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  1. 26 Mar '07 01:56
    In another thread, Hypermodern Theory, Zander 88 wrote, "Some hypermodern ideas are correct, others not. Some classical ideas are correct, some are not." Wow, this is news to me. I would love to see a list of principles, hypermodern or classical, that are not correct. Now THAT would be interesting.
  2. Standard member bannedplayer306509
    Best Loser
    26 Mar '07 01:58
    Originally posted by basso
    In another thread, Hypermodern Theory, Zander 88 wrote, "Some hypermodern ideas are correct, others not. Some classical ideas are correct, some are not." Wow, this is news to me. I would love to see a list of principles, hypermodern or classical, that are not correct. Now THAT would be interesting.
    i don't really understand why it needs it's own thread, but look at the kings gambit. Computers such as fritz have studied this and found it to be a fairly bad opening. Don't challenge other people's theories just because they say something unusual, it happens too often on here.
  3. 26 Mar '07 01:58
    sacrificing pawns is fun
  4. 26 Mar '07 02:24
    Originally posted by ih8sens
    i don't really understand why it needs it's own thread, but look at the kings gambit. Computers such as fritz have studied this and found it to be a fairly bad opening. Don't challenge other people's theories just because they say something unusual, it happens too often on here.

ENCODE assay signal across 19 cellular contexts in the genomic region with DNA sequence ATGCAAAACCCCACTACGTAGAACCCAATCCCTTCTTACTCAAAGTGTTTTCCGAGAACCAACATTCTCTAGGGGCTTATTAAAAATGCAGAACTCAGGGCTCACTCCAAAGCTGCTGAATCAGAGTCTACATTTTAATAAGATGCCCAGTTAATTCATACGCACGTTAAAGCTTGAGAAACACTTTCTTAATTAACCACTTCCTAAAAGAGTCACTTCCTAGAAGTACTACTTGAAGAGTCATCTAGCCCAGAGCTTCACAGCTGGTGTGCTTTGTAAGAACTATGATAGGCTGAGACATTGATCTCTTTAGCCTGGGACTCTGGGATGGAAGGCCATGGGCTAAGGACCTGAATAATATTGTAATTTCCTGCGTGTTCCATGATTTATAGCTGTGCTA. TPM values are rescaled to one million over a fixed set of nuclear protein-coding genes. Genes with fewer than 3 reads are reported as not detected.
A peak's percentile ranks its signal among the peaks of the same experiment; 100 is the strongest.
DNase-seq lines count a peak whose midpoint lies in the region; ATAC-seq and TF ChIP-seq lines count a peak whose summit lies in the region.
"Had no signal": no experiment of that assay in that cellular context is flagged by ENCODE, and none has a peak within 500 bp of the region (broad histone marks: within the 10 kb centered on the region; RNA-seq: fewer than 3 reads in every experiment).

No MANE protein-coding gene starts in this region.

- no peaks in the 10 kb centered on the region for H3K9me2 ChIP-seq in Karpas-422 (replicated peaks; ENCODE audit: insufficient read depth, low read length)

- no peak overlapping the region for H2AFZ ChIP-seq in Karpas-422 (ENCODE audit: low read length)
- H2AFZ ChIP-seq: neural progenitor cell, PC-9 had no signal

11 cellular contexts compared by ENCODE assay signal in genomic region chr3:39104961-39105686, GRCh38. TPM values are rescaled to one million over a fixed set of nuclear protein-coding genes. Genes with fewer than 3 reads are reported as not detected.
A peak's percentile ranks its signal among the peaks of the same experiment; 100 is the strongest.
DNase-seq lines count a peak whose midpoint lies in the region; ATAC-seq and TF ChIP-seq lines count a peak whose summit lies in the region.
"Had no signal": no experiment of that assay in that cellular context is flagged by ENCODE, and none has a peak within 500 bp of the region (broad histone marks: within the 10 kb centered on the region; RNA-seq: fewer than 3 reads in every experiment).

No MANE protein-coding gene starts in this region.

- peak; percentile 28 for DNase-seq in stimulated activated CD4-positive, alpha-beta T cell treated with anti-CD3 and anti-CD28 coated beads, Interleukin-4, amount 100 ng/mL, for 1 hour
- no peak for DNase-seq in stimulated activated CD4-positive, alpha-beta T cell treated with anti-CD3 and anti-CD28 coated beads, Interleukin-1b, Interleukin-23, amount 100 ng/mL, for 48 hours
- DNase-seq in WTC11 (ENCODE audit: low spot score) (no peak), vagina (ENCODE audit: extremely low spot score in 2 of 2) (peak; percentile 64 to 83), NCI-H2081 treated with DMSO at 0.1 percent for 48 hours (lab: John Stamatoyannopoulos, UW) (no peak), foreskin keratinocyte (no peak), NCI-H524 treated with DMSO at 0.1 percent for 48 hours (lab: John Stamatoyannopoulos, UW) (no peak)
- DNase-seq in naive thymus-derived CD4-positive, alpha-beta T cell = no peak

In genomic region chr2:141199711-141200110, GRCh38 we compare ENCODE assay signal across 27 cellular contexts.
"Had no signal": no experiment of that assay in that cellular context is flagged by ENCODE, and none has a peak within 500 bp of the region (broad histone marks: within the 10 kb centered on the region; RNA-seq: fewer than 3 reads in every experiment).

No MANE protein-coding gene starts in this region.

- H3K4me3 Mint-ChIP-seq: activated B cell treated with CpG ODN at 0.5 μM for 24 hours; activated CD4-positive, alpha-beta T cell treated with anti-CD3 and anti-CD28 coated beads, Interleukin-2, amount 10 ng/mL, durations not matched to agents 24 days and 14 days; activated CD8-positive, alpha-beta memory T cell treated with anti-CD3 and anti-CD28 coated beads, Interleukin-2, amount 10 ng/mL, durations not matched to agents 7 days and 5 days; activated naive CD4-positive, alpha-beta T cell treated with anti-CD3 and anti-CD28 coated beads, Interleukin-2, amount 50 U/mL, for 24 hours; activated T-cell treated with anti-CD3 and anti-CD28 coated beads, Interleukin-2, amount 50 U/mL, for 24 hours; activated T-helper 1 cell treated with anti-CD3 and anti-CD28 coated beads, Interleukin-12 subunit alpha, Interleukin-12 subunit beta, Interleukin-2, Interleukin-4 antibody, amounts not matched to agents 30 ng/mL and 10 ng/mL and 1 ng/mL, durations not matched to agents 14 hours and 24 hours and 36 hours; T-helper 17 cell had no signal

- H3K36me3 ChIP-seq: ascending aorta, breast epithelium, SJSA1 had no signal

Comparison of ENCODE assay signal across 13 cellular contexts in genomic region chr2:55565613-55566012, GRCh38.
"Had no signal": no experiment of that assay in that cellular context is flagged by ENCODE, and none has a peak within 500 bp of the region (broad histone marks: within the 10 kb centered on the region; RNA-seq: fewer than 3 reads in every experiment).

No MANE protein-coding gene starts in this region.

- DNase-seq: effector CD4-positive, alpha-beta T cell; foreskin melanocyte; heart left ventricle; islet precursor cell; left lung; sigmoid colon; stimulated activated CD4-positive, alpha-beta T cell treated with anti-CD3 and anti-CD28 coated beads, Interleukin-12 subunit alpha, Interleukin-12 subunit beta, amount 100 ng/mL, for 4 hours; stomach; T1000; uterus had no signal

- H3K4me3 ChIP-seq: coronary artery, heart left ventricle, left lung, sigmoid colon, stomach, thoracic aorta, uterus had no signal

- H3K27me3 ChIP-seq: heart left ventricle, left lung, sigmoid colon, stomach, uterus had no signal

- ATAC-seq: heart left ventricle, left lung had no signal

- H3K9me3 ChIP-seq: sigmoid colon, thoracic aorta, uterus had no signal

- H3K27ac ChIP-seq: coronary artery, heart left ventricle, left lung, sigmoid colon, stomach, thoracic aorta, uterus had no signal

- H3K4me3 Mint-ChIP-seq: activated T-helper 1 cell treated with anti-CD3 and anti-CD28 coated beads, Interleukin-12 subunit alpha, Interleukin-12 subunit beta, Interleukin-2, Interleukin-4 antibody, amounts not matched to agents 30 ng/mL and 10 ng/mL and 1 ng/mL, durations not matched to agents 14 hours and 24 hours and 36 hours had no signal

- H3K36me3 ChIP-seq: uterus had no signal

I have not challenged anyone's theories -- I was just surprised to hear that there are chess principles which turn out to be not correct, and I wanted to know what such principles might be. OK, I've looked at the KG -- what does that tell me about any chess principles which in the end are not correct? I was looking for a list, like:

    Incorrect Chess Principles:
    1)
    2)
  5. Standard member bannedplayer306509
    Best Loser
    26 Mar '07 02:35
    Originally posted by basso
    I have not challenged anyone's theories -- I was just surprised to hear that there are chess principles which turn out to be not correct, and I wanted to know what such principles might be. OK, I've looked at the KG -- what does that tell me about any chess principles which in the end are not correct? I was looking for a list, like:

    Incorrect Chess Principles:
    1)
    2)
    i don't think he was chalenging principles as much as he was openings, whether modern, hypermodern, or classic
  6. 26 Mar '07 03:24
    Hi, glad you found what I said of some interest.

    You are right in that some ideas are just not very good. overprotection anyone?

    But, don't get carried away. All ideas have merit (usually), just that some are much more effective in some positions than others. That is why you must find out which is best. For example, in a complex position, you are going to have a ton of ideas bombard you. Centralize the knight. Activate the rooks. Blockade his pawn. Suppress his counterplay. Open his position up with a bishop sacrifice.

    In this position all these ideas will have significance, but some more than others. You must hit upon the right plan that is going to maximise your chances, or reduce his. Only way to do this is calculate variations and evaluate the resulting position.
  7. 26 Mar '07 03:30
    Originally posted by ih8sens
    i don't think he was chalenging principles as much as he was openings, whether modern, hypermodern, or classic
    "Some hypermodern IDEAS are correct, others not. Some classical IDEAS are correct, some are not."